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Scientists Propose New Ultrasound Video Process Using a Wavelet Variational Model

By Medimaging International staff writers
Posted on 17 May 2016
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Image: The image shows selected, original, ultrasound images and the results of Region of Interest (ROI) tracking using a wavelet variational model (Photo courtesy of Xiaoqun Zhang).
Image: The image shows selected, original, ultrasound images and the results of Region of Interest (ROI) tracking using a wavelet variational model (Photo courtesy of Xiaoqun Zhang).
Scientists have developed a new ultrasound video image segmentation model that can be used in medical image analysis to recognize Regions of Interest (ROI) and facilitate the interpretation of ultrasound images.

Real-time applications require efficient image segmentation algorithms. Ultrasound videos often suffer from a low contrast level, shadow effects, and complex ‘noise’ statistics.

The research was published online in the April 7, 2016, issue of the SIAM Journal on Imaging Sciences and proposes a model for tracking moving boundaries in ultrasound video, using a mathematically sound framework. The model uses wavelet frames and noise statistics under a variational framework. The efficiency of the variational model makes it useful for real-time clinical applications. Such models are commonly used in motion tracking or edge detection, and have been shown to be robust and effective for complex image segmentation tasks. Wavelet frame regularization allowed the scientists to track and sharpen geometric shapes in the videos, while they were segmented automatically through sequential images. The model was designed to segment ultrasound videos sequentially and collectively, and to include shape priors during segmentation of a single image. Consecutive shape priors are then calculated automatically for subsequent segmentations.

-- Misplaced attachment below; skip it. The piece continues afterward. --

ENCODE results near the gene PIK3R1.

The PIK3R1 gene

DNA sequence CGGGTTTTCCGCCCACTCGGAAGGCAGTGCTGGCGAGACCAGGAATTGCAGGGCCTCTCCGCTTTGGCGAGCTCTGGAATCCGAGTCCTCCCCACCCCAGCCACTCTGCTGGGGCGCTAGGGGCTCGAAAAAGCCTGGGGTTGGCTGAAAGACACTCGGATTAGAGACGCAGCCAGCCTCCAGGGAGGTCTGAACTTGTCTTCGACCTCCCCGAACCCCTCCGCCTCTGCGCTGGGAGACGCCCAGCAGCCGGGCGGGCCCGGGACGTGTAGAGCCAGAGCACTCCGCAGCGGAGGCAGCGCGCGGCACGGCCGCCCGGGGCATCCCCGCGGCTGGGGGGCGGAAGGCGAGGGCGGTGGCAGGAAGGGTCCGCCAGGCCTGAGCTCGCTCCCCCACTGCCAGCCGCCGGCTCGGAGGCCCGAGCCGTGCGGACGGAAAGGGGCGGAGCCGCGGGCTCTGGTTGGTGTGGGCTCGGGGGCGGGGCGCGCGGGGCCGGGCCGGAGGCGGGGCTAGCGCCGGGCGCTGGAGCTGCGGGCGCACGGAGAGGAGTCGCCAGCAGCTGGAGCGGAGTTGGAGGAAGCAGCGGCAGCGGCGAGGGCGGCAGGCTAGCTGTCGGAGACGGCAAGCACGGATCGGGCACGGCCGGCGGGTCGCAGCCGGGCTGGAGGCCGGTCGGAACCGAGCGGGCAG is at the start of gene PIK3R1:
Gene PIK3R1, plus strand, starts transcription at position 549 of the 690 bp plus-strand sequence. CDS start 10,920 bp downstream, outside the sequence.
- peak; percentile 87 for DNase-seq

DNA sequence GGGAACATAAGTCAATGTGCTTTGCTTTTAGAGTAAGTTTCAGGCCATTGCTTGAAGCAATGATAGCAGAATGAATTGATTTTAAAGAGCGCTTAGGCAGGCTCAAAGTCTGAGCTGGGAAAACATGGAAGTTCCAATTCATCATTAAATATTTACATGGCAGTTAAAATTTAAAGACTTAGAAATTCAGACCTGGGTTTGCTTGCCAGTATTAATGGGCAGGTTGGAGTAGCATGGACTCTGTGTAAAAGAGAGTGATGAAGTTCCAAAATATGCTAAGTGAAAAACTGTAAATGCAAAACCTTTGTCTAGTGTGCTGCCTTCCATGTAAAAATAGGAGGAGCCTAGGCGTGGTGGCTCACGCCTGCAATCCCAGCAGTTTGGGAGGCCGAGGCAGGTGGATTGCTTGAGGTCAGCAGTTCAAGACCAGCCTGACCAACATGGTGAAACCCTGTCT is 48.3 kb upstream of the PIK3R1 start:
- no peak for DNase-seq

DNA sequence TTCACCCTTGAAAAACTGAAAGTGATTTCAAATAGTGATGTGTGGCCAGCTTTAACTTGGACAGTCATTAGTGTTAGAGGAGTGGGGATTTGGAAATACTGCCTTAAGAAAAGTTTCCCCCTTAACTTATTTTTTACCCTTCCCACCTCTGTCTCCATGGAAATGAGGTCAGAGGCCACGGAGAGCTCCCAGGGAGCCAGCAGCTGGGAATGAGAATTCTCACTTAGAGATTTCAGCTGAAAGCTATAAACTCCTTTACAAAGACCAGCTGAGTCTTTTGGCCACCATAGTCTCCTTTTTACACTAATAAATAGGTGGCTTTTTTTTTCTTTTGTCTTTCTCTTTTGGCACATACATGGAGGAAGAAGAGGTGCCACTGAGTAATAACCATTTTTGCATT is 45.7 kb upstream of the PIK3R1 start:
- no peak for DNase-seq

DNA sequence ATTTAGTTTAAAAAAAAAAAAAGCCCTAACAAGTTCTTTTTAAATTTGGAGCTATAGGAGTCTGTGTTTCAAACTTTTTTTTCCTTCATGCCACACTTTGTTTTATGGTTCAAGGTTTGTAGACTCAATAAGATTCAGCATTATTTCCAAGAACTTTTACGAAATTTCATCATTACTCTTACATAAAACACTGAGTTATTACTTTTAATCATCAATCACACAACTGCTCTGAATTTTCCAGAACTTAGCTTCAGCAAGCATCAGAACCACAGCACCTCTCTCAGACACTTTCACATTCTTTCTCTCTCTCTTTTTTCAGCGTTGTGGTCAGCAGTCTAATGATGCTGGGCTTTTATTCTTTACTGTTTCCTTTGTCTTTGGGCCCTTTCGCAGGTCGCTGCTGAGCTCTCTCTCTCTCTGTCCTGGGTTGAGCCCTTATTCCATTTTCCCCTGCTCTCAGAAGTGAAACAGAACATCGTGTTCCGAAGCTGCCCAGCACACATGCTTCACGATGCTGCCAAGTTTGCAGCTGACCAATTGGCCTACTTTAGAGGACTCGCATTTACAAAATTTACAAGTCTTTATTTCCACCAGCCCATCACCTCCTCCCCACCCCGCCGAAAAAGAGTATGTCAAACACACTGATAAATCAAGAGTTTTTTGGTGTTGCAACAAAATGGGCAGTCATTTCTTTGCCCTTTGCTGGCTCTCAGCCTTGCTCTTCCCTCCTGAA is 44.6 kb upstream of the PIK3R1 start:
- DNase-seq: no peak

Jiulong Liu, PhD student, Department of Mathematics, Shanghai Jiao Tong University (Shanghai, China), said, "Ultrasound imaging is an important modality in clinical application due to its low cost and portability. However, its related analysis for accurate diagnosis and monitoring is still challenging due to low image quality, artifacts, and noise. The numerical results on real ultrasound data sets demonstrate that the proposed wavelet frame model with distance prior can track the regions of interest effectively, in terms of both segmentation quality and computational time. The results compare favorably with other approaches. The model can be further extended to other imaging modality or to locate multi-region simultaneously. More geometric and prior information can be used to enhance the robustness of the method."

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Shanghai Jiao Tong University


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